Controversial televangelist Bill Keller is being investigated by the Internal Revenue Service for violating federal regulations that prohibit tax-exempt organizations from political partisanship.
Keller, host of a live television program on the Internet, said the IRS investigation was triggered by his criticism of former GOP presidential candidate Mitt Romney and his Mormon faith.
Keller, 50, said that "a vote for Romney is a vote for Satan." He insists he did nothing to break the law.
"My whole issue with Romney is, just be honest about what your cult believes and quit trying to pass yourself off as a Christian," he said, adding that his responsibility is to educate people about spiritual matters.
Keller could be heading for further trouble. In recent weeks he has stepped up his criticism of presidential candidate Barack Obama.
"He has aggressively marketed himself to the public as a Christian," Keller said during a telephone interview Tuesday. "The problem is in his public statements, he has stated numerous things that are totally inconsistent with the Christian faith."
Keller, who lives in Largo and has his TV studios there, added that his criticism of Obama "has nothing to do with his politics, his race."
The line between religion and partisan politics is blurred, said T. Wayne Bailey, a professor of political science at Stetson University in DeLand.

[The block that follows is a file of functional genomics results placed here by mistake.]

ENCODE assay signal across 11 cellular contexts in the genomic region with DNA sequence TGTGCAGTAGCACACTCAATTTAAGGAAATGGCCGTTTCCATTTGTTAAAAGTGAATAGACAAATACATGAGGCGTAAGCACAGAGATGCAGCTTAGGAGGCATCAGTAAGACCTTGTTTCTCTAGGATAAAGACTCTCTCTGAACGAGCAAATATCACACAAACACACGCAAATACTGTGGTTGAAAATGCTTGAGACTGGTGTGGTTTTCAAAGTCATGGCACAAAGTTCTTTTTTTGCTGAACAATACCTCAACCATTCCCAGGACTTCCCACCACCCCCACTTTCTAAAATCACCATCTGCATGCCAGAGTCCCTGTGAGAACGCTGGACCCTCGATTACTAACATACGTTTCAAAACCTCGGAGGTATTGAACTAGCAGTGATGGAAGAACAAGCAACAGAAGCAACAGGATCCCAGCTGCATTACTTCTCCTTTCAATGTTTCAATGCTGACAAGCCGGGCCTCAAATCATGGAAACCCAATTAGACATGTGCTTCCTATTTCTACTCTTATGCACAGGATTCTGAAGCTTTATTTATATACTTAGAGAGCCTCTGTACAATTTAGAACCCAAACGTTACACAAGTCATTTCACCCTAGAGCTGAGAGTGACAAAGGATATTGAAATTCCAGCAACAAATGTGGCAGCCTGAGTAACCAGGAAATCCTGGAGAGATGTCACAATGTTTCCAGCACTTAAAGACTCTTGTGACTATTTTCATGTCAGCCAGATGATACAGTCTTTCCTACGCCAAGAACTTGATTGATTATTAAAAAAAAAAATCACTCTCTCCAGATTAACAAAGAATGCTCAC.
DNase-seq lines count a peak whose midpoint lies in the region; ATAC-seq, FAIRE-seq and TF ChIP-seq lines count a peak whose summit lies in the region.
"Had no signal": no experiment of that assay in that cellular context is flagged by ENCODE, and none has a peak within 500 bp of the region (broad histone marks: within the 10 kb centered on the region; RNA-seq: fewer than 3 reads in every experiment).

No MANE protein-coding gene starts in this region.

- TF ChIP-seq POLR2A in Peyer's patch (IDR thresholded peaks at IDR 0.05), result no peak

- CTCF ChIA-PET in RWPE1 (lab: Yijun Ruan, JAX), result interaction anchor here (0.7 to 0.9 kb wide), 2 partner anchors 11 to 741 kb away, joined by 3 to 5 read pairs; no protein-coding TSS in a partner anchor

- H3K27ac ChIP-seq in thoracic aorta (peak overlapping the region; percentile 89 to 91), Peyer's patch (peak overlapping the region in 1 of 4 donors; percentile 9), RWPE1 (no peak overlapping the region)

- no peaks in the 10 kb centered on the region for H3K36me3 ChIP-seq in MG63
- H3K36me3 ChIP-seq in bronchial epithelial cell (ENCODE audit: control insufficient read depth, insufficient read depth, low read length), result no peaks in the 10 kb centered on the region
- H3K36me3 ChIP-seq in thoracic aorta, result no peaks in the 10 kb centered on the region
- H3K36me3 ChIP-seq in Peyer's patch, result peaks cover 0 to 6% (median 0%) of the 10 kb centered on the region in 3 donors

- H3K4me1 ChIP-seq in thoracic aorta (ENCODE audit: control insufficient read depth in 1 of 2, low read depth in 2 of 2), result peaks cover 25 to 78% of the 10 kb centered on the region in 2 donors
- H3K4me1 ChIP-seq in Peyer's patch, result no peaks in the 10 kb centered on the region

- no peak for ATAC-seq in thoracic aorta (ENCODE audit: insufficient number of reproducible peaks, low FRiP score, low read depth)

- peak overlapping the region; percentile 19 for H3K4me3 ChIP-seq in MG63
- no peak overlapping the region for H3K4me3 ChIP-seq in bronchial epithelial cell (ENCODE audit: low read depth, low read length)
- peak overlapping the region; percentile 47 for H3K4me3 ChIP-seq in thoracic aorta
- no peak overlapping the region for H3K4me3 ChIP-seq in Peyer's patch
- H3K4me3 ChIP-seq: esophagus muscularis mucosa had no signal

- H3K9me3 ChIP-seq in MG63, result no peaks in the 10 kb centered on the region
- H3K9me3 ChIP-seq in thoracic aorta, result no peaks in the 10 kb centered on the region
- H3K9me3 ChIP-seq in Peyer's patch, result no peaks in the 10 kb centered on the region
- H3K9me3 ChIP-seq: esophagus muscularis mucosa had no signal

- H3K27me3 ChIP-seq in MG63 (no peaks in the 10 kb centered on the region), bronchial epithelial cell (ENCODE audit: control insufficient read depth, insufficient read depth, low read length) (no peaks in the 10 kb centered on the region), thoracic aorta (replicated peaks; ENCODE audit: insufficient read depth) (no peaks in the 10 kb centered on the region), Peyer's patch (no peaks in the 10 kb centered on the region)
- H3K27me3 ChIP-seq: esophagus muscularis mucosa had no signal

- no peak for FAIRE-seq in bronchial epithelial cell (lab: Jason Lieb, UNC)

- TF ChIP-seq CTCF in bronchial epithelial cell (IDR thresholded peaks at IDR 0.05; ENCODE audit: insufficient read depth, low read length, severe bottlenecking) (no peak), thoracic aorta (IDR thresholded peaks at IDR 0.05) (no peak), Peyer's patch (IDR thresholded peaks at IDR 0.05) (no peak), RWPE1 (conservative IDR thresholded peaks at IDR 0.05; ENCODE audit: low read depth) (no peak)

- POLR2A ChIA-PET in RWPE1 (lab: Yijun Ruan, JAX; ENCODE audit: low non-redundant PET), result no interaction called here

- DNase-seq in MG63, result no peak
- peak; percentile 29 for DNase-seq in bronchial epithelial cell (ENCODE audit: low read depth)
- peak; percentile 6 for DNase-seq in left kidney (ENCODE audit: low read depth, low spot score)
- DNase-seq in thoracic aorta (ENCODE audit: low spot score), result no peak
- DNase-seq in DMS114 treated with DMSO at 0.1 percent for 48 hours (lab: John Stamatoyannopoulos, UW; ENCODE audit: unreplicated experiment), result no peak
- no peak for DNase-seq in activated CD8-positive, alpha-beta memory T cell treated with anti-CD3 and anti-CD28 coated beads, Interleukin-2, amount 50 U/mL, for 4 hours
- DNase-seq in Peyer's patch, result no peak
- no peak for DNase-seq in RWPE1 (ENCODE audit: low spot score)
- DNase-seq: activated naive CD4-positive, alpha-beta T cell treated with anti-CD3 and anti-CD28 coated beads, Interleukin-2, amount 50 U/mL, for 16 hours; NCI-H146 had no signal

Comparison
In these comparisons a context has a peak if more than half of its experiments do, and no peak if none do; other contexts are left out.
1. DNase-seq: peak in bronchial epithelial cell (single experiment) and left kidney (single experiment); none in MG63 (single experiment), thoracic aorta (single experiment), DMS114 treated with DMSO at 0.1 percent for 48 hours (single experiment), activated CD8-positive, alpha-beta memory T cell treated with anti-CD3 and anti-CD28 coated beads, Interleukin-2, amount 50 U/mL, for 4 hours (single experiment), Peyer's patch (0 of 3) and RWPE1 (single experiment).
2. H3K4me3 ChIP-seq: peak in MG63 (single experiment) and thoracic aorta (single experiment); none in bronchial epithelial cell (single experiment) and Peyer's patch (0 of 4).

"I think, in the past, when it became a controversial issue, the authorities have gone far afield to presume in the direction of the right of free expression. So unless someone commits a hard and fast violation, I think … administrations have simply relied on caution rather than punishment."
Keller is not new to controversy. He has parted ways with three television stations after disagreements about his program's content and format. At the beginning of this year, he relaunched his program at LivePrayer.com. He says it has over 2.4-million subscribers around the world.
Keller, who launched his TV program in 2003, has been an ordained minister for the past 17 years. Before that he served 31 months in federal prison for insider trading, completing his sentence in 1992
In February, he said, the IRS gave him a week to assemble documents and videos of his television programs.
Under the law, 501(c)(3) organizations may not participate in or intervene in any political campaign on behalf of, or against any candidate for public office.
Keller said he is prepared to fight if his ministry loses its tax-exempt status.